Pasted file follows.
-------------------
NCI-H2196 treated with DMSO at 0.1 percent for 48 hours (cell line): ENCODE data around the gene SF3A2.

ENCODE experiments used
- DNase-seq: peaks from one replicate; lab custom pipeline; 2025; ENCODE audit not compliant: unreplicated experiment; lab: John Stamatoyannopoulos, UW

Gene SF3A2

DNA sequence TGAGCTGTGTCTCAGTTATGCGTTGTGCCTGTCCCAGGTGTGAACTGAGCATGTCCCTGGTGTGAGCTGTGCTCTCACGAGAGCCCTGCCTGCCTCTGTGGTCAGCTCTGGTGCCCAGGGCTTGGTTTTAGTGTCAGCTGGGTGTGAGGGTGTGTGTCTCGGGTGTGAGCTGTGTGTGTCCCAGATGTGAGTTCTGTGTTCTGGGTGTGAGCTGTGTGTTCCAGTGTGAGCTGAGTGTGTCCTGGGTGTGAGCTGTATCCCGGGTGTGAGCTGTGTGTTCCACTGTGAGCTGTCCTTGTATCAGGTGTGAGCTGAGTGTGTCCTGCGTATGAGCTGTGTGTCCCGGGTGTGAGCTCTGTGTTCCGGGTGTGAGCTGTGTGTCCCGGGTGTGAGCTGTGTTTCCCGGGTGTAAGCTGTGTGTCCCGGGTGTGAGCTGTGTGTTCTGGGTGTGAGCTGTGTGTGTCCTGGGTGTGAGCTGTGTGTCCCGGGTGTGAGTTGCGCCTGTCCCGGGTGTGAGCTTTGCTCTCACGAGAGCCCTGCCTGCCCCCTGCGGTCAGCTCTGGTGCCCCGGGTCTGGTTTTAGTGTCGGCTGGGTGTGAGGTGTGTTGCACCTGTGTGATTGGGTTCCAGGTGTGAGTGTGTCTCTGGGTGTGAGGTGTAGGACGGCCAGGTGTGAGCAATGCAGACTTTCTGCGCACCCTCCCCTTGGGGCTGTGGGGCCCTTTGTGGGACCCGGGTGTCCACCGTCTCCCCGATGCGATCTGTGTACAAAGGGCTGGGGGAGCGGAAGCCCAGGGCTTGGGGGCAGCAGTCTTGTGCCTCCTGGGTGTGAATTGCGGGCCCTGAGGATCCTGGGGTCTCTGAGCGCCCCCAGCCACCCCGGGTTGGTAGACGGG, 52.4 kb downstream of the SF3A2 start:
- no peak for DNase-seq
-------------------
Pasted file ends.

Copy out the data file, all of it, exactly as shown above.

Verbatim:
NCI-H2196 treated with DMSO at 0.1 percent for 48 hours (cell line): ENCODE data around the gene SF3A2.

ENCODE experiments used
- DNase-seq: peaks from one replicate; lab custom pipeline; 2025; ENCODE audit not compliant: unreplicated experiment; lab: John Stamatoyannopoulos, UW

Gene SF3A2

DNA sequence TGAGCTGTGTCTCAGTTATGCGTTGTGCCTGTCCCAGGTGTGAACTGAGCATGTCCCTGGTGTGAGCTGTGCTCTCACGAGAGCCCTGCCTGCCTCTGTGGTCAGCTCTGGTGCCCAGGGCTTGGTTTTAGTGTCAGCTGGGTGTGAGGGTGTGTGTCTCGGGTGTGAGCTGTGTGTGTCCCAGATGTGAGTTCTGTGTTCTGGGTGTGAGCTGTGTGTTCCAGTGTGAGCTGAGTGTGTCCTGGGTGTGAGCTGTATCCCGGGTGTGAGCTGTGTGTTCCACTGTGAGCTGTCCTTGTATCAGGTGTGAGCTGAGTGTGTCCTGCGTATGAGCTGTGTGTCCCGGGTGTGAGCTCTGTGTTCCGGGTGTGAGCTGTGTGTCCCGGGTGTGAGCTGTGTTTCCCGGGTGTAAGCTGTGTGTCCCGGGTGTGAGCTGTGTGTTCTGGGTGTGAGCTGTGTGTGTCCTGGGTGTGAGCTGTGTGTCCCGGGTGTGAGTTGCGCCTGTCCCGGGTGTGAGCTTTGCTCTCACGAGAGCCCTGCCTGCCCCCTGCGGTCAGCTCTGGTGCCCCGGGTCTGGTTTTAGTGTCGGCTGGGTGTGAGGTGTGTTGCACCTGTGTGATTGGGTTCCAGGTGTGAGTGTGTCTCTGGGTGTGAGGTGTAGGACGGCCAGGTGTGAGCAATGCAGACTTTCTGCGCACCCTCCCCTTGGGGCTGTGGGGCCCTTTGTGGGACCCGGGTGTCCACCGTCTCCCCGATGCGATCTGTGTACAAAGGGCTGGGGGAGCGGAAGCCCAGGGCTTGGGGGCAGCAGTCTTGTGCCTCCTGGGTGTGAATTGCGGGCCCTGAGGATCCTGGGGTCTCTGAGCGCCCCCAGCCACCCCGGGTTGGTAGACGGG, 52.4 kb downstream of the SF3A2 start:
- no peak for DNase-seq